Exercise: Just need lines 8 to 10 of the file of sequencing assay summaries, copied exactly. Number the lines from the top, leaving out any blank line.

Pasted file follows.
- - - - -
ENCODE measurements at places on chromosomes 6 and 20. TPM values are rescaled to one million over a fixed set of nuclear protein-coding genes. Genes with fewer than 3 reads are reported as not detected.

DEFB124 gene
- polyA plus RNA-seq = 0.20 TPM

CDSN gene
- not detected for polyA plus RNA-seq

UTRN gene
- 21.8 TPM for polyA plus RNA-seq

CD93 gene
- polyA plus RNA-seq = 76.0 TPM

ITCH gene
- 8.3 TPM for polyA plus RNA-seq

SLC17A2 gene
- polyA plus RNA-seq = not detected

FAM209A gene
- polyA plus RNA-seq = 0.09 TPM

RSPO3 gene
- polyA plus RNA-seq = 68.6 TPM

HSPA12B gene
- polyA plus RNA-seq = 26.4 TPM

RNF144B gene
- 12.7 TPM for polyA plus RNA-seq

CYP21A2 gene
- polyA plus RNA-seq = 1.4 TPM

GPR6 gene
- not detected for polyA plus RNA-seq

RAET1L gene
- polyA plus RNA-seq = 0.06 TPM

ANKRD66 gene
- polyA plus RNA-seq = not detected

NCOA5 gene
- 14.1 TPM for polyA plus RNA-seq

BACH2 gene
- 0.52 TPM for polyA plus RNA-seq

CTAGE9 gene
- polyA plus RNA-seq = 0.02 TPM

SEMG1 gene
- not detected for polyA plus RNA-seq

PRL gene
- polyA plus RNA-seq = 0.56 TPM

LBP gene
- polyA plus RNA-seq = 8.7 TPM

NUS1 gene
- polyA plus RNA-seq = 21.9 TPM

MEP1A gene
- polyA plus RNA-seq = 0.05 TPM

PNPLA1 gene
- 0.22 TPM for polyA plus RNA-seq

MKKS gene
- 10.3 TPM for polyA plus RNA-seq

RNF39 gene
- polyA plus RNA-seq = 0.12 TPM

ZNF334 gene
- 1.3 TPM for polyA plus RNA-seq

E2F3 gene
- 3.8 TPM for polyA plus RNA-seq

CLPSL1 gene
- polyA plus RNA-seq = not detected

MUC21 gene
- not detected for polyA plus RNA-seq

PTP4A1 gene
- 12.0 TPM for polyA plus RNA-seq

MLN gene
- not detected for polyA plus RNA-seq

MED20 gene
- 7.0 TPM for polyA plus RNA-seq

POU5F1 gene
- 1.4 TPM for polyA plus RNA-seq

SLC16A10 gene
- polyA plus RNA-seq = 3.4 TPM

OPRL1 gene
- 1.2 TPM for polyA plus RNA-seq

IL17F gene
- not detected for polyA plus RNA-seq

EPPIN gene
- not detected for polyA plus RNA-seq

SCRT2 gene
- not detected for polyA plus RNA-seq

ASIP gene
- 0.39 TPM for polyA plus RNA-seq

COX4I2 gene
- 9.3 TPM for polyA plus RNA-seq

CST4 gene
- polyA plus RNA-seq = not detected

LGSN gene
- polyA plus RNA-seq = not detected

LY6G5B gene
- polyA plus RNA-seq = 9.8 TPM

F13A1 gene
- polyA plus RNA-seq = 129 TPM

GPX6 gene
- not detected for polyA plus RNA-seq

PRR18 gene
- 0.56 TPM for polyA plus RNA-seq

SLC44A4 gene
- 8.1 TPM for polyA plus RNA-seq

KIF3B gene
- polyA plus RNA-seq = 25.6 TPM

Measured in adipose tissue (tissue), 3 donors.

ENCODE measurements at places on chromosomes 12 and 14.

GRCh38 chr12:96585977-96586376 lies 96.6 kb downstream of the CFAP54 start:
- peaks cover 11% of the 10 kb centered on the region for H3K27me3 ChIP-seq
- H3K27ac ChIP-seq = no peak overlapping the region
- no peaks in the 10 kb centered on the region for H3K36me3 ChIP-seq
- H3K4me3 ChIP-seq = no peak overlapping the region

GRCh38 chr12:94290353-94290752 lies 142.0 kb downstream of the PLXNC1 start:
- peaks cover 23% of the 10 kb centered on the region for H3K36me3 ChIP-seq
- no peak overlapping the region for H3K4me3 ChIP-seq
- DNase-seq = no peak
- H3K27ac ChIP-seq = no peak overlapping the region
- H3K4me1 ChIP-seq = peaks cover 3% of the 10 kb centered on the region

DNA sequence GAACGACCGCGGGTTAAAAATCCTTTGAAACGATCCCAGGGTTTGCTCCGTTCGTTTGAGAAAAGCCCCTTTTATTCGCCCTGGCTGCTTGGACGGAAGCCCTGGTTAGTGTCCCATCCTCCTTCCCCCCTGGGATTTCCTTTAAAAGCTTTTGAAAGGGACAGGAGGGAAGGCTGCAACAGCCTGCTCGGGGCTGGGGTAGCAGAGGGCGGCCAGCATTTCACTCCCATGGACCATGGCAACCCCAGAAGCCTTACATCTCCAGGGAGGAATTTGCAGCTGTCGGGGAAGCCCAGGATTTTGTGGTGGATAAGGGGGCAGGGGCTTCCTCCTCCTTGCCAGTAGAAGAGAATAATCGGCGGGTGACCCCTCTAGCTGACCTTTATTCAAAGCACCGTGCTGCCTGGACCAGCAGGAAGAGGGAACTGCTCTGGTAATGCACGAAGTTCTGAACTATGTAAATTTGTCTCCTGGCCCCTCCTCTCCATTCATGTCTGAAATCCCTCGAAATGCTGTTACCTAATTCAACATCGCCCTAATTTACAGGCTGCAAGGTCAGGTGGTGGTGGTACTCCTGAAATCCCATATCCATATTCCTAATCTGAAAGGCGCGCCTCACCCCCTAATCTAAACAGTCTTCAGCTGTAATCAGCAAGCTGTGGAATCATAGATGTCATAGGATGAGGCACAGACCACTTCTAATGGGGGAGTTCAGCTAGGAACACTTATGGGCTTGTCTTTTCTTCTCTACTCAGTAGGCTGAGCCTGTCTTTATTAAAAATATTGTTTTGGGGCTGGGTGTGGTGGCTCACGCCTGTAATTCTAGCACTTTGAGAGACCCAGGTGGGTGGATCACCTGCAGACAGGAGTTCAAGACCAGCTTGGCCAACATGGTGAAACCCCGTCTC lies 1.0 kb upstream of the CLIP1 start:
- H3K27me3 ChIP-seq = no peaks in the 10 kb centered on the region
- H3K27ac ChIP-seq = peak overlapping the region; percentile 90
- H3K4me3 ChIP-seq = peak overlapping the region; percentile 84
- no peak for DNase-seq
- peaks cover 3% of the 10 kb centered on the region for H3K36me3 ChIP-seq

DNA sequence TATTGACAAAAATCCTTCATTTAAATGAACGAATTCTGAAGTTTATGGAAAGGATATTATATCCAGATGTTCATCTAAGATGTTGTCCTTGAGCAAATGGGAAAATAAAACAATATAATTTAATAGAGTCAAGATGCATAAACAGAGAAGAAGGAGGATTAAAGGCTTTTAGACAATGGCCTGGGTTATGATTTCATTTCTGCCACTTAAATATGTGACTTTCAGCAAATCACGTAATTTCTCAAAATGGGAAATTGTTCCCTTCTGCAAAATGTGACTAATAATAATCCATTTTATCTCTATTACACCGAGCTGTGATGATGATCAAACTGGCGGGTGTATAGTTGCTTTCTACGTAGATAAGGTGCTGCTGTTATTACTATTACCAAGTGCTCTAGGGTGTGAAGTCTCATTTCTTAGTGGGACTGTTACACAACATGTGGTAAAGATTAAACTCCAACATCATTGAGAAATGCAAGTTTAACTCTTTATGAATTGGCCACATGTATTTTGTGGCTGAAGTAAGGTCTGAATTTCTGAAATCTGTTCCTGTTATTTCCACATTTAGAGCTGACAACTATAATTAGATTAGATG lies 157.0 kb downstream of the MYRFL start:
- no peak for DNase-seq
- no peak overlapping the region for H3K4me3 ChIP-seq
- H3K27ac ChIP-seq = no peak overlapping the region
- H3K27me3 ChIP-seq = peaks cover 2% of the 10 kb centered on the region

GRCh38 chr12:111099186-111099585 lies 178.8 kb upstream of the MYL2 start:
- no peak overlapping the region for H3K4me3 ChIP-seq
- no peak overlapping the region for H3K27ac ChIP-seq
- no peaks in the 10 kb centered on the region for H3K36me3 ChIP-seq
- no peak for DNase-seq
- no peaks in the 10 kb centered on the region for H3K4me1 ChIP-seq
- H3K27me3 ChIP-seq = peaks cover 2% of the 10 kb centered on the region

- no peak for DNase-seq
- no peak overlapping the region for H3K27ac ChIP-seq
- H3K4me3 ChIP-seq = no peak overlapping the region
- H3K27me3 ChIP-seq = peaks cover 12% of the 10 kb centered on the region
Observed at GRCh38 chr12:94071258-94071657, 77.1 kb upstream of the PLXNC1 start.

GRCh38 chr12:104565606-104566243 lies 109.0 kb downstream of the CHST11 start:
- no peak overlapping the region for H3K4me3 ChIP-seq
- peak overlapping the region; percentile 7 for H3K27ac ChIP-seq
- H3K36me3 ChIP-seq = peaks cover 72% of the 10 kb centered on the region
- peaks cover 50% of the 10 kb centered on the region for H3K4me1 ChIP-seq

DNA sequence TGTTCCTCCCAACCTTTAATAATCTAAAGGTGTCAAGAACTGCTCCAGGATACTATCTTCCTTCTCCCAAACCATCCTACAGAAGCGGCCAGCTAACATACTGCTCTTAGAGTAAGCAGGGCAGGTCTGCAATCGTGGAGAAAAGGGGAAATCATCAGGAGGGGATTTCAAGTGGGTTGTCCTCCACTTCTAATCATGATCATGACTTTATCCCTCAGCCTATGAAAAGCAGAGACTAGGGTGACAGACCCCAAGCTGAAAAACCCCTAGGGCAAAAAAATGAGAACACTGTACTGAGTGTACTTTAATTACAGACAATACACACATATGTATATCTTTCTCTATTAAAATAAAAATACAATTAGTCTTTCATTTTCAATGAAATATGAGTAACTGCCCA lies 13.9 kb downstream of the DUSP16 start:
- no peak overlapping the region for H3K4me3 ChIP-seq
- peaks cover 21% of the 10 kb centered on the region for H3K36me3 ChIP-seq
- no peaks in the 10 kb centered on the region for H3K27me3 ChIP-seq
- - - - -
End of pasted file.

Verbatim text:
CD93 gene
- polyA plus RNA-seq = 76.0 TPM

ITCH gene